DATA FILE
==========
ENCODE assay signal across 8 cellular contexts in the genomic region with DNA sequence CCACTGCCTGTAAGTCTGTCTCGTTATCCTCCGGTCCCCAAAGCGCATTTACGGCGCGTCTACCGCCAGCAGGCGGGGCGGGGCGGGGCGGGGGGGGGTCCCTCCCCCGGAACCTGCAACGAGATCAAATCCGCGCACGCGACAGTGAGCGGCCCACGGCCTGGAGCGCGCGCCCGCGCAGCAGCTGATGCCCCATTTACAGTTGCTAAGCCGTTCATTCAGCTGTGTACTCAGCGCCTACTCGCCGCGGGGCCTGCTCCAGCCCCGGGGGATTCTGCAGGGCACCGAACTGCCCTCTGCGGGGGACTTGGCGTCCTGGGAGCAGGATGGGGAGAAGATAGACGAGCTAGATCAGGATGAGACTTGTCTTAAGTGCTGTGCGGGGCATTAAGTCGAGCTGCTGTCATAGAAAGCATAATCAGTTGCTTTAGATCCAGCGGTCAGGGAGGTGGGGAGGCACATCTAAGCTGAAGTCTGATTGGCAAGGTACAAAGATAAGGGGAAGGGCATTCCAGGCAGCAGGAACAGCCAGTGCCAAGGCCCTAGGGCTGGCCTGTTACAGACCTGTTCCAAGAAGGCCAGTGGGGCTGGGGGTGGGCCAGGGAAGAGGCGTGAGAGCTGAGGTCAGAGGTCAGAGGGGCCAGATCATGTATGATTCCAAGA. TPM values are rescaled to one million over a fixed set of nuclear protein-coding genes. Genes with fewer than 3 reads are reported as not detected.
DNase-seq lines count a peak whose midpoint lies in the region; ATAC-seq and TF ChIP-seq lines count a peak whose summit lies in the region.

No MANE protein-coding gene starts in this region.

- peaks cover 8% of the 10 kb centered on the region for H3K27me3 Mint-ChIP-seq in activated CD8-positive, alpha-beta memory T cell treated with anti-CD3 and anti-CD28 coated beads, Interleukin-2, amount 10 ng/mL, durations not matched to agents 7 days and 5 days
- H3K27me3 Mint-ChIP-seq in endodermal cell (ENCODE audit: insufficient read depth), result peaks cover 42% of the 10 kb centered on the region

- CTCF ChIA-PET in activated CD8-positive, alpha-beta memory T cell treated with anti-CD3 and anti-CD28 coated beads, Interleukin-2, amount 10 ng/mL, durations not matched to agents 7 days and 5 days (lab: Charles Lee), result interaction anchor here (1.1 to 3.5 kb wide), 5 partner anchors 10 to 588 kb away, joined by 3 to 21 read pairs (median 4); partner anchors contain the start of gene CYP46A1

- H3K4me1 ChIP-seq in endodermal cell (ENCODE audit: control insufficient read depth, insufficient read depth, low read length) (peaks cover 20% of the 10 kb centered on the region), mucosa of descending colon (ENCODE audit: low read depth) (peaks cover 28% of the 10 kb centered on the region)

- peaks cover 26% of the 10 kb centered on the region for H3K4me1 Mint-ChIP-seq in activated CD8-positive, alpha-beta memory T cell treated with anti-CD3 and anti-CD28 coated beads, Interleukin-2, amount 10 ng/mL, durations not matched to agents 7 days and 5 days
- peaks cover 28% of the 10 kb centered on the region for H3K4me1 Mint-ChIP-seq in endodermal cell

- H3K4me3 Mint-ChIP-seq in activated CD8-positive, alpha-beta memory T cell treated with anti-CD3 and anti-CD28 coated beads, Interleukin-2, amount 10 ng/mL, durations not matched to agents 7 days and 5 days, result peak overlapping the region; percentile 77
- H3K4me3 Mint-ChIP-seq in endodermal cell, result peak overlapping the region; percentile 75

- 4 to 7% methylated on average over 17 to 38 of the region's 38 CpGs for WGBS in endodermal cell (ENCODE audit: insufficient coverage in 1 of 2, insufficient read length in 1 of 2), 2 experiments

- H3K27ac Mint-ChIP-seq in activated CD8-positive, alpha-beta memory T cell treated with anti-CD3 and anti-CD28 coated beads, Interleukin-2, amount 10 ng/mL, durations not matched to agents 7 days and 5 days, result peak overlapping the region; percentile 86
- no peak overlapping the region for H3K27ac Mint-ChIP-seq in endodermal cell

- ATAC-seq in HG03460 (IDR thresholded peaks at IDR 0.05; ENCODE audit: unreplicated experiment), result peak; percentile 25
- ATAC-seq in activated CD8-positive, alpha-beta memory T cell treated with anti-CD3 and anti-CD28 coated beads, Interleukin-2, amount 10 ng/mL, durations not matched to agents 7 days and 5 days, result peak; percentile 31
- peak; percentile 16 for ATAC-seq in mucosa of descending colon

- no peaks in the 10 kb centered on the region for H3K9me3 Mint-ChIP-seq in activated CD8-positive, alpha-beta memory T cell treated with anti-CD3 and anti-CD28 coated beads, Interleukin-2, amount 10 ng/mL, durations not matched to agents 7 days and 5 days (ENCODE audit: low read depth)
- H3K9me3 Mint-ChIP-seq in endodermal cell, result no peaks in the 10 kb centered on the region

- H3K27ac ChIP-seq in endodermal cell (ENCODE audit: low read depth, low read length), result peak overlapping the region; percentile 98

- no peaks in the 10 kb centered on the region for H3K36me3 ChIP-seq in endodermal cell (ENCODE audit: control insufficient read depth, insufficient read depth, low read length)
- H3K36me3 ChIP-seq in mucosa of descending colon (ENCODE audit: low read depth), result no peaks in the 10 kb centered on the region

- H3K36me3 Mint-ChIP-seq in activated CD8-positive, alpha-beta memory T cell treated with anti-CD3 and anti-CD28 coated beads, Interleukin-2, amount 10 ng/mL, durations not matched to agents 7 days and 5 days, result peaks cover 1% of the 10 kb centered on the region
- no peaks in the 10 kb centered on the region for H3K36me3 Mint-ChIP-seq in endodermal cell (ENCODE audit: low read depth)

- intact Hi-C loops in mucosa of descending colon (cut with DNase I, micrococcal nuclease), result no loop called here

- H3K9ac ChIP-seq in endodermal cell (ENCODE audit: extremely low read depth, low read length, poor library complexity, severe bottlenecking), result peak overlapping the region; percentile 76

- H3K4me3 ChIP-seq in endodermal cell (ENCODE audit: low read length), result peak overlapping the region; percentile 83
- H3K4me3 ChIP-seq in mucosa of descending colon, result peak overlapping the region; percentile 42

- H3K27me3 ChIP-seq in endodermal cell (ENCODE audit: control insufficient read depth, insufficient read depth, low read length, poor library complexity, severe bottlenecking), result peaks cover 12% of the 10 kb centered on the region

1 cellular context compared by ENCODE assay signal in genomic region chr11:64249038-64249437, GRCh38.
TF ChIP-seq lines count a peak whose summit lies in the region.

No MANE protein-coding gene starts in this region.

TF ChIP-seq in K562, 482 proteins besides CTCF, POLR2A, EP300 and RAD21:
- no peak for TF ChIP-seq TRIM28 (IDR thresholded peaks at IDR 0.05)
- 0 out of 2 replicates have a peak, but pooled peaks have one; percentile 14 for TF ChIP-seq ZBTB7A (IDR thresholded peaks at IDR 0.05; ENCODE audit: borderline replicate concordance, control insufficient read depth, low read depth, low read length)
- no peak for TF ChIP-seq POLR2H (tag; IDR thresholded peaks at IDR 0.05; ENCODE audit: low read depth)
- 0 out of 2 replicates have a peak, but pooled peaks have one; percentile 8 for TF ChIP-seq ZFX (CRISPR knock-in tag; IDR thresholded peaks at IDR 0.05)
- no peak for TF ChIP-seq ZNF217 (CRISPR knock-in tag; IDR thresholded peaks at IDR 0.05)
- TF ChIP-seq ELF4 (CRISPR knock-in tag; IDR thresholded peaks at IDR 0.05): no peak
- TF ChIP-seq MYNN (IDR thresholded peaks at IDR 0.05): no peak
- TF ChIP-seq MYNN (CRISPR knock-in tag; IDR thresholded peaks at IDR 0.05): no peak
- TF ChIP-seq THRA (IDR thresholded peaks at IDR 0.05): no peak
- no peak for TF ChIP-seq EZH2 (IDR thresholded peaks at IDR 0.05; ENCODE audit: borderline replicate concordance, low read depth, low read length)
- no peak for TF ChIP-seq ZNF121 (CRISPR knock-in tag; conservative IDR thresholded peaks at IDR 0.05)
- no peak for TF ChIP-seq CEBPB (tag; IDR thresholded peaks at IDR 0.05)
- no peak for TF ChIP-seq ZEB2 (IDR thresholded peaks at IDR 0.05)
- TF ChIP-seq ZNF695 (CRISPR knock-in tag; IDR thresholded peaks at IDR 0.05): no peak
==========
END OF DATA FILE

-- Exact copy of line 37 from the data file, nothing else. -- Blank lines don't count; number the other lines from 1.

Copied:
- 0 out of 2 replicates have a peak, but pooled peaks have one; percentile 8 for TF ChIP-seq ZFX (CRISPR knock-in tag; IDR thresholded peaks at IDR 0.05)